Sliding glass patio door
20 years

They let in lots of sunshine, bring the outdoors in, and they’re a staple in modern home designs. Sliding glass patio doors, with their floor to ceiling windows, are beautiful additions to a home. Find out how to keep yours securely locked with these tips.

Carpeting
8 to 10 years

Consider yourself lucky if your carpet lasts more than a decade. One of the first signs it’s time to update your flooring is that it begins to matte down in high traffic areas. There’s not much you can do to fix it once that happens. Before it mattes down, follow these tips to keep it looking as good as possible.

Wood flooring
100+ years

Every 5 to 10 years, you’ll have to re-coat or fully refinish your floors to keep them looking beautiful. Beyond that, the floors will last longer than your lifetime. If you need tips on finding the hardest and most durable wood floors, check out this helpful post.

Vinyl flooring
25 years

Vinyl flooring is having a real revival. It’s easier to install and more affordable than wood or tile. There are plenty of designs to choose from: wood, metal, or concrete styles. For a bold look, retro-patterned vinyl flooring can look incredible. See some fun retro kitchen ideas you could create using vinyl flooring.

Garage doors
25 years

How long yours will last depends largely on how often it’s used. After 10,000 open/close cycles (that’s four times daily for 6-7 years) you’ll want to replace your springs. Beyond that, your door’s lifespan is based on its quality, the climate, and how well it’s maintained.

Detectors
Carbon monoxide: 5 years
Smoke/heat: less than 10 years

Make sure you change the battery every year, but the units themselves have a slightly longer lifespan. If your detector is beeping, address it right away. Each beep pattern means something a little different. Find out what they mean here.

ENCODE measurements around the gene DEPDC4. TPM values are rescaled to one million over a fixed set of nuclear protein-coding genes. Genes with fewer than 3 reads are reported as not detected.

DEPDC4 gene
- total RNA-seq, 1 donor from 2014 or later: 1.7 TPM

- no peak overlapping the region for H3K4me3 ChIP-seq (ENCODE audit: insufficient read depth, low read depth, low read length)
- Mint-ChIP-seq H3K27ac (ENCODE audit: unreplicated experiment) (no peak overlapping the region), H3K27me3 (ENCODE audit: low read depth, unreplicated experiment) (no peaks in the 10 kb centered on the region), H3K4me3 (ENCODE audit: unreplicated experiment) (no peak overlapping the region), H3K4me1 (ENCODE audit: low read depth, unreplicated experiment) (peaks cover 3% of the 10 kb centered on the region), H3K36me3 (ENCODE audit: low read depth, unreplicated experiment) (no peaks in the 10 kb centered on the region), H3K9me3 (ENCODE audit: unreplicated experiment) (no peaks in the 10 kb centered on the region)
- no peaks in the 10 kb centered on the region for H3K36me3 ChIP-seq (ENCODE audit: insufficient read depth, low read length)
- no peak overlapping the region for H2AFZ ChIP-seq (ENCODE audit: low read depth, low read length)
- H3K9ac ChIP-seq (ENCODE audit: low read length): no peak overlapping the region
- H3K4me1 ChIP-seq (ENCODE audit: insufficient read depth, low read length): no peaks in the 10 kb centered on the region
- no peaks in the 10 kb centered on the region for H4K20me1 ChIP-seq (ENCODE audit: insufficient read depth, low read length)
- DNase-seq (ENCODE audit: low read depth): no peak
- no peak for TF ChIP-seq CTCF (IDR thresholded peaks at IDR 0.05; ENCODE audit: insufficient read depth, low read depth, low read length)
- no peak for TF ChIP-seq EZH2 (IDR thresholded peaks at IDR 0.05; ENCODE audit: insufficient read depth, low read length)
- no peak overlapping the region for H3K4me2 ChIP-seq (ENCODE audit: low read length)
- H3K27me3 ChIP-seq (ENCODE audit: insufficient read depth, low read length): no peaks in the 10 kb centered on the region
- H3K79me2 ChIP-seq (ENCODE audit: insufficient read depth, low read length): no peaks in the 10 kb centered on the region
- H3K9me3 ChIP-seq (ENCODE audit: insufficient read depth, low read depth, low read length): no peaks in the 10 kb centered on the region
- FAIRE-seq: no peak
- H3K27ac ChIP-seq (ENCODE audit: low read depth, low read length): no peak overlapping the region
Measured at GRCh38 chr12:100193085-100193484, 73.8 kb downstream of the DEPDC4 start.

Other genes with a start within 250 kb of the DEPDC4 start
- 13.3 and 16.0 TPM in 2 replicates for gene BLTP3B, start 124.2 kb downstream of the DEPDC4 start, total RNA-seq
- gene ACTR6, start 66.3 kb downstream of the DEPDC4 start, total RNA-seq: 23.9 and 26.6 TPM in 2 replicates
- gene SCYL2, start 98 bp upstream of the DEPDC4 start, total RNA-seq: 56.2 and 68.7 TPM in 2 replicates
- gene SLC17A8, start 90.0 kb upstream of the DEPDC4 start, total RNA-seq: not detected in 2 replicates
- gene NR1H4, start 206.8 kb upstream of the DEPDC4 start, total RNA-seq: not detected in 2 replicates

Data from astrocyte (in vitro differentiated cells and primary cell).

Toilets
Toilet: 100+ years

Tank components: 5 With good care, toilets will last as long as your house. But if you’ve got a toilet manufactured prior to 1980, you might want to get a newer unit. They use 5 to 8 gallons per flush. A newer unit built after 1992 uses only 1.6 gallons per flush – a savings of 9.1 gallons per day per toilet.

With interest rates staying low, now is a great time for a renovation loan to update items that are starting to show their age. Find out more about renovation loans and how much the most common renovations cost.

Housing market update: August 2021

Home prices went down this month nationwide with the median price of $361,800 ($12,600 less than in May). Overall 676,000 houses were sold and 353,000 new homes are available (source). See below for more home and mortgage stats from June 2021.

How much does it cost to buy a house?
It’s incredibly hard to find any homes listed under $150,000. In fact, there are three times more $750,000+ houses available than homes priced $150,000 – $199,000. Home prices vary greatly by region, but nationally, home prices since last June have increased (8.62%).

Source: https://www.census.gov/construction/nrs/pdf/newressales.pdf

How long are houses staying on the market?
June 2021 had an average of 14 days on the market – the lowest it’s been all year. If we figure each house spends 10-ish days in inspection, appraisal, and completing contingencies, that means a house was on the market an average of four days before it moved to pending.

The number of days between when a home was listed on the market until the seller signed a contract for the sale of the property.
Source: https://www.redfin.com/us-housing-market#overview


How long it takes to close a home loan
If we just look at purchase loans, it took Mann Mortgage an average of 43 days to close a loan. That’s 6 days faster than the national average of 49. Overall, loans are taking a little longer to close than they did in June 2020.

This is the time it takes from the loan application to its funding.